Looking for examples of the Primacy Effect in action? Look no further, in this article I'm going to dive deep into what it is, how it works, and the psychology behind the Primacy Effect.
You’ve got a choice between two dates.
The first date is envious, stubborn, critical, impulsive, industrious and intelligent.
The second date is intelligent, industrious, impulsive, critical, stubborn, and envious.
Who would you like to go on a date with?
Did you say the second person? You’re not alone. Did you notice that both people were described with the same words, just in a different order? Then you might have heard of this study before.
In 1946, Soloman Asch asked participants to rate people based on the collection of words that were used above. People rated the second person much higher than the first person. His results went on to support the Primacy Effect.
The Primacy Effect is part of a larger theory about how we store information and the psychology of memory. If information is presented to us in a list, what information is most likely to stick? Does that order matter in the first place?
What Is the Primacy Effect?
Here’s the basic idea of the primacy effect: when presented with a list of information, you are most likely to recall items at the beginning of the list. These items are more likely to end up in your long-term memory than items at the middle or the end of the list.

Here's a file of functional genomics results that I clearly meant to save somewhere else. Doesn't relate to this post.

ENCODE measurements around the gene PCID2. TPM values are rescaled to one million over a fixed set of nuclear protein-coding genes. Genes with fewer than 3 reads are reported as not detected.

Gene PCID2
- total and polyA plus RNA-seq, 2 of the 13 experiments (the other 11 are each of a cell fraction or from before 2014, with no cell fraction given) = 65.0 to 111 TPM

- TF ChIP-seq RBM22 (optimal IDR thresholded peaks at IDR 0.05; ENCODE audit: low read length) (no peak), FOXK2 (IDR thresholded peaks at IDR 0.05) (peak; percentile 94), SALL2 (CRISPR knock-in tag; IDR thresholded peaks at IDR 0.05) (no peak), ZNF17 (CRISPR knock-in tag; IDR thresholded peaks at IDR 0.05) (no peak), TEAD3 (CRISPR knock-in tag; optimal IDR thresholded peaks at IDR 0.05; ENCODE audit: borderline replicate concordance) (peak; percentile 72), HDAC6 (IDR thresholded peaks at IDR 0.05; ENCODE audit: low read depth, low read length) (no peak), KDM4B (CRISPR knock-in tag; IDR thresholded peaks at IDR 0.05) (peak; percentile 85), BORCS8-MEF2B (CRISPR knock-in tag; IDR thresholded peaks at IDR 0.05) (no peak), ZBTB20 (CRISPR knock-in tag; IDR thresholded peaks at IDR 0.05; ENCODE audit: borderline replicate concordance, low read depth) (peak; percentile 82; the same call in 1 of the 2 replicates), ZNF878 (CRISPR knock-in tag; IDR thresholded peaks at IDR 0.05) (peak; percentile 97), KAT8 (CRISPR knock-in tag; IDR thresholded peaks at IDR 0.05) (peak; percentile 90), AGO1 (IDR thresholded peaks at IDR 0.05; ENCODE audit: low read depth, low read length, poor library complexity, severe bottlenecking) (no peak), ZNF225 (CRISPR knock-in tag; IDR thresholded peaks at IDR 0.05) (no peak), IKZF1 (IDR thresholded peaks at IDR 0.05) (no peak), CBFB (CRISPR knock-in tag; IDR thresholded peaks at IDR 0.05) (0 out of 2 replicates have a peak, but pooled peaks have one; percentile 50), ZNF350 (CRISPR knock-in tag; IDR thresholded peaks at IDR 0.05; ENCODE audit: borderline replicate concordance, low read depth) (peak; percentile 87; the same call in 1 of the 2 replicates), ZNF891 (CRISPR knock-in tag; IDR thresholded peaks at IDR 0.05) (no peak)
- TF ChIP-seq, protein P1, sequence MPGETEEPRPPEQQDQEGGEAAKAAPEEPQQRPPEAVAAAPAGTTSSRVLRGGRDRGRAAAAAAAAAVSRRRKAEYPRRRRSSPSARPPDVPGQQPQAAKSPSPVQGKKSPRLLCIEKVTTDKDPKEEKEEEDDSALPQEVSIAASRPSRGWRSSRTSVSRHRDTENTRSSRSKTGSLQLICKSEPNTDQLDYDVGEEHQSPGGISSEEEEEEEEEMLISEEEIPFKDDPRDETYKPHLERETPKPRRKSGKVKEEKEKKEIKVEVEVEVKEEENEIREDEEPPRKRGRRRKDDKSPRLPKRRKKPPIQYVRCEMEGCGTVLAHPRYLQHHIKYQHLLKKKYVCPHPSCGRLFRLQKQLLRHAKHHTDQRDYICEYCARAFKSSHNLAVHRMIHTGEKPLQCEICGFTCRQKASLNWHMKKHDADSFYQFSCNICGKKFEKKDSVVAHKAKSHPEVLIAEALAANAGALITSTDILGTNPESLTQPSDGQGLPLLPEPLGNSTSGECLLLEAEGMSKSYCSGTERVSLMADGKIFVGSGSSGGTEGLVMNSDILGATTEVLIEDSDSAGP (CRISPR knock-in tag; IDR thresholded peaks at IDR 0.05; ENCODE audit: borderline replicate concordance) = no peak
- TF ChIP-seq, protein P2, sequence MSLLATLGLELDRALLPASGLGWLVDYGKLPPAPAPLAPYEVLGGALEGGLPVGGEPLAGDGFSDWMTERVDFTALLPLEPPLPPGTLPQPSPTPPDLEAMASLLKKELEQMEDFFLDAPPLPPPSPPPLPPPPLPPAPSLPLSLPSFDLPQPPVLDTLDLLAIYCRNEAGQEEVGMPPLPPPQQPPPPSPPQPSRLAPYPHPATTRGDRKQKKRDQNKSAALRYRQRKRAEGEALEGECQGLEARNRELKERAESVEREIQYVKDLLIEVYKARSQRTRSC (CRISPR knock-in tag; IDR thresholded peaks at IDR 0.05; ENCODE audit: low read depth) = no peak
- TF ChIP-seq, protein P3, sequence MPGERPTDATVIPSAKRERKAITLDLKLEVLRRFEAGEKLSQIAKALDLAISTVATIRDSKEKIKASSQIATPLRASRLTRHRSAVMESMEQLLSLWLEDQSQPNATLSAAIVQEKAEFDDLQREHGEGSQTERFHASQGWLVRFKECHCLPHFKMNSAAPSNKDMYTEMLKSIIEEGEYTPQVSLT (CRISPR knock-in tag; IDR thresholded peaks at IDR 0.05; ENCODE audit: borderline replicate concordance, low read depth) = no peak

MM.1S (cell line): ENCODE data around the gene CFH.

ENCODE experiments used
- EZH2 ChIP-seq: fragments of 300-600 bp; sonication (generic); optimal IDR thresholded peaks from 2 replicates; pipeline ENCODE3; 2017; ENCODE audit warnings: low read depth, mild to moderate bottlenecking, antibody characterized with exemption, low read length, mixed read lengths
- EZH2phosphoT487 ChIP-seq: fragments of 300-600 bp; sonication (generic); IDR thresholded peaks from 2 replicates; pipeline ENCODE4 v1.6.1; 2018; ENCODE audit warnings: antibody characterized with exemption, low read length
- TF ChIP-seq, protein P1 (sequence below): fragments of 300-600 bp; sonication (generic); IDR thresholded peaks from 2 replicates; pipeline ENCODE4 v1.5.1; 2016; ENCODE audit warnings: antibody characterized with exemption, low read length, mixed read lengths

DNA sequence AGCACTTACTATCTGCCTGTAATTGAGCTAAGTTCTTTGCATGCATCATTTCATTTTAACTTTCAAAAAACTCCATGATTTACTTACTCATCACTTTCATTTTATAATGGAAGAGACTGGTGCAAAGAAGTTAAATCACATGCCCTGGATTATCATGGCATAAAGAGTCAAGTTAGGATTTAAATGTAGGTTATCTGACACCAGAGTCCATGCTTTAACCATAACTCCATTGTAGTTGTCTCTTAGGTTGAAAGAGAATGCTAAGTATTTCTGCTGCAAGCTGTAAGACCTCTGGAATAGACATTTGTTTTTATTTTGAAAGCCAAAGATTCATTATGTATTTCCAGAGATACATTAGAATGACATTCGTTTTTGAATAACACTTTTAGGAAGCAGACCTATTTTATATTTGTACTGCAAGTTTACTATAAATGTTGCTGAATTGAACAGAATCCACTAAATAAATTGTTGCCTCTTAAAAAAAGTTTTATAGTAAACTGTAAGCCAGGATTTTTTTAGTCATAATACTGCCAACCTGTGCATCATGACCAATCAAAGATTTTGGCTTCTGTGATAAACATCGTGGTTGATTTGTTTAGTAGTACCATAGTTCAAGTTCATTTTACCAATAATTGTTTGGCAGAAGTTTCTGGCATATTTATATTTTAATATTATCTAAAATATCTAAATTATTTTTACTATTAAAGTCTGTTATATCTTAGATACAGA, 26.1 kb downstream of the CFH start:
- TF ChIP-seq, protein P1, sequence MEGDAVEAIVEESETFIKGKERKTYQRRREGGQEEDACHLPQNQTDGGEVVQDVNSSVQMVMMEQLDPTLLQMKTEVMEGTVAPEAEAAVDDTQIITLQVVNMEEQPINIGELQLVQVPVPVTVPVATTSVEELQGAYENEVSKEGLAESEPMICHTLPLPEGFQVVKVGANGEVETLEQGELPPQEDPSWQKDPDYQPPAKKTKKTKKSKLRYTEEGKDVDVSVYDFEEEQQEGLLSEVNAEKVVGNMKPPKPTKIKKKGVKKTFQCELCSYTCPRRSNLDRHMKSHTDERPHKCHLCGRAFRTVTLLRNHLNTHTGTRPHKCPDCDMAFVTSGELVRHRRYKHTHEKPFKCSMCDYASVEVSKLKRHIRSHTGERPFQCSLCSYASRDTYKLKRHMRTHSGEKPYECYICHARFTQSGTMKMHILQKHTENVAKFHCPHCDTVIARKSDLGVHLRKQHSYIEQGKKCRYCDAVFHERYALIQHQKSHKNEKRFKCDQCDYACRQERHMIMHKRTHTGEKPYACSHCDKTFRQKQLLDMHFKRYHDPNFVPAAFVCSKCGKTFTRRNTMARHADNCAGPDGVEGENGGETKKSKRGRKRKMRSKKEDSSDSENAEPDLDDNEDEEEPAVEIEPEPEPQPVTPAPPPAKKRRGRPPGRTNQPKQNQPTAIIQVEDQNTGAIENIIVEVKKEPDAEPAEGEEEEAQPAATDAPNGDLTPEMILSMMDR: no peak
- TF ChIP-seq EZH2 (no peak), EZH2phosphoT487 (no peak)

It’s a simple idea, but there are a lot of factors that play into the primacy effect:
- Your attention: We don’t have very long attention spans. When you begin to look over a list, your mind is more focused. After a few items, however, you are likely to get distracted. Your mind may wander to the beginning of the list or to something else entirely. The items that you are learning during this process are less likely to stick.
- Repetition: Timing is a big part of the primacy effect. The more time you have to remember and rehearse information, the more likely it will be stored in long term memory.
- Your brain has a limited capacity: Your brain has to make choices about what information goes to long-term memory, what sticks in your short-term memory, and what is forgotten. Items at the top of the list get the first chance to go through this process and end up in your long-term memory.
The Primacy Effect also ties into another concept in psychology concerning first impressions.
Let’s say grew up remembering that a big-screen TV cost $800. That was your first impression of buying a big-screen TV. No matter whether this was a reasonable price or not, it’s the first one you remember.